Girls Night Out

credit: purplematfish

“Do I have a curfew?”

He smirks. We both know the question is a mere formality. I must ask. I’m his wife.

“Go, have a good time, make sure you’re home at a decent hour.” Peck on the cheek. Quick hug. Double check my pockets for I.D. and some cash. One last wave, and the night begins.

I turn the key in the ignition and as my car hums to life, so do I. I wiggle out of my skirt. Replace my flats with sexy heels. Quickly reapply darker eye shadow and hot pink lipstick. All while driving. Three honks. Baila joins me in the car .

“Don’t ask,” she mutters. “My son would not fall asleep! I had to bribe him with a Bisli.” She stops herself. “Okay, no Mommy talk tonight. Let’s party!”

Same routine. Skirt and blouse replaced by tight jeans and a shimmering tank. Wig laid neatly in the back, three spritzes of perfume, and a quick brush through her long brown hair.

“How do I look?”

“Sexy as hell.”

We kiss.  Her wet tongue melts in my mouth.

“Stop! You’re messing up my lipstick !” I wink.

Still driving. Two more honks. Last pickup.

“Finally!” says Goldie. “I thought I’ll never get done with that endless laundry pile. When I get back, hopefully, someone will have the put the mounds of towels back in the closet—” Goldie stops abruptly. “What did I miss?”

Lady Gaga sings “Papa-Razzi” on the radio. Driving an hour and a half away to some club may have its disadvantages, but the risk of seeing someone we may know isn’t worth our sterling reputations.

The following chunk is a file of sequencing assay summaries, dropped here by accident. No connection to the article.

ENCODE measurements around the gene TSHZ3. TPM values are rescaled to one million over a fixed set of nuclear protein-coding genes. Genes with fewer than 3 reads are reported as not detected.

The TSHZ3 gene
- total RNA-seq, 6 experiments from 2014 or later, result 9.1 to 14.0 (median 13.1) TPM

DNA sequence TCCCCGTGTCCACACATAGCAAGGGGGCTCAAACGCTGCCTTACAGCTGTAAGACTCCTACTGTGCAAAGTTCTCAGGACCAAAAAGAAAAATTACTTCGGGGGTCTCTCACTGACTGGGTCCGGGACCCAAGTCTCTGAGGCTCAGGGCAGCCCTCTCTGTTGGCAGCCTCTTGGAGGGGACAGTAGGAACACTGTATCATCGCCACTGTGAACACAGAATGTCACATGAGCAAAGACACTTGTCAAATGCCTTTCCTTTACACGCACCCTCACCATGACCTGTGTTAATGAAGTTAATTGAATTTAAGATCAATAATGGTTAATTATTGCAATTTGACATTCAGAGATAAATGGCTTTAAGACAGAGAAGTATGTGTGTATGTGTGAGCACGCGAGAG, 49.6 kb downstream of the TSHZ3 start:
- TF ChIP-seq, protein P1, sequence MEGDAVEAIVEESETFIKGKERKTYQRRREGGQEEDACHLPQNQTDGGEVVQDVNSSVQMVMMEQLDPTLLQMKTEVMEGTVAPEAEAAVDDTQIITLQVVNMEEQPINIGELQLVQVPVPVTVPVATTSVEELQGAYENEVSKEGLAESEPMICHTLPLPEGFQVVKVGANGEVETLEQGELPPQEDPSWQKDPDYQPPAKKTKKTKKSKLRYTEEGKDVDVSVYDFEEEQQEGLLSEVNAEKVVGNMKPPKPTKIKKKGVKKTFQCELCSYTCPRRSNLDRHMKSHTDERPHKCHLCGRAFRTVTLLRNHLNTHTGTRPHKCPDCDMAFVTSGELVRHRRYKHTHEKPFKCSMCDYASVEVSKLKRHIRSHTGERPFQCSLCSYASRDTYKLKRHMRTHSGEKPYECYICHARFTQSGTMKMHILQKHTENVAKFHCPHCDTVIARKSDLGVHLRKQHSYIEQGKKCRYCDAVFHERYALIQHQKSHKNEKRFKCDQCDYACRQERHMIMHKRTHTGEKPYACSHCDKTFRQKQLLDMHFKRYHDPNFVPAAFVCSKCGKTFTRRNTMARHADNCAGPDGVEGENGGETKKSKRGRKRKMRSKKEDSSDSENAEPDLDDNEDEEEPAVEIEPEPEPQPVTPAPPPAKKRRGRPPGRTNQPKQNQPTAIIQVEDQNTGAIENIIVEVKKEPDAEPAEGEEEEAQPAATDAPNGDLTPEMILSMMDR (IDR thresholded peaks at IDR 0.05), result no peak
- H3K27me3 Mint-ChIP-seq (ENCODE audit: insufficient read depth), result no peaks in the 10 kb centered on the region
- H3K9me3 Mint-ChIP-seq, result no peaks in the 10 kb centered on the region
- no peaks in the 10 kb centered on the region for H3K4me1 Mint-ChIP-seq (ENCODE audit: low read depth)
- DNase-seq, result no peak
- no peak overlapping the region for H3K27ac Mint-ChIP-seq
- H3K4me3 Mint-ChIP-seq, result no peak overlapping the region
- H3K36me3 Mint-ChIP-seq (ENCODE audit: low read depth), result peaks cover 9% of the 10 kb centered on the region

Music. Flash of a driver‘s license and a stamp on the hand . Note to self: wipe the stamp off before you get home .

“Let’s do shots!”  As the designated driver, no shots for me. Goldie downs her Patron, then grins at me. “And I so don’t feel sorry for you. That was me last time, remember?”

I don’t need to drink to have a good time.

Dancing. Grinding. Hips thrusting. Strange men I’ll never see again.

“Come home with me tonight, baby.”

“Sorry, dude, I’m married!”

“But you’re dancing with me. And you’re so sexy. And he’ll never know.”

“Dancing isn’t fucking,” I say. “I am sexy, and if I want a dick so badly, I can ask him for his. Or use my fingers. I’m here to party, not fuck.” Although dancing and drunken kisses never hurt anyone.

I love girls. The small of their backs, the smoothness of their necks. Tipsy touching, teasing, giggling.  Singing at the top of my lunges. Feet aching. The good kind of ache. I glance at my watch. A quarter to two.

Of course they protest. Eventually, they stumble to the car.

“Best time ever!” Baila crows. “Did you see that guy hitting on me?” Giggling. “He was kinda cute! Greeeaaat dancer! I love a guy who knows how to dance well. My husband has two left feet.”

“Sleep it off,” I tell them. “In forty five minutes I’ll wake you so you can change out of those prusteh jeans.” Everyone has responsibilities tomorrow. Lunches to pack, homework sheets to sign, bosses to answer to.

3:45 A.M. Ignition off. Flats on. Wig in place. Makeup long gone.

I nudge him awake.

“Hey. I’m home”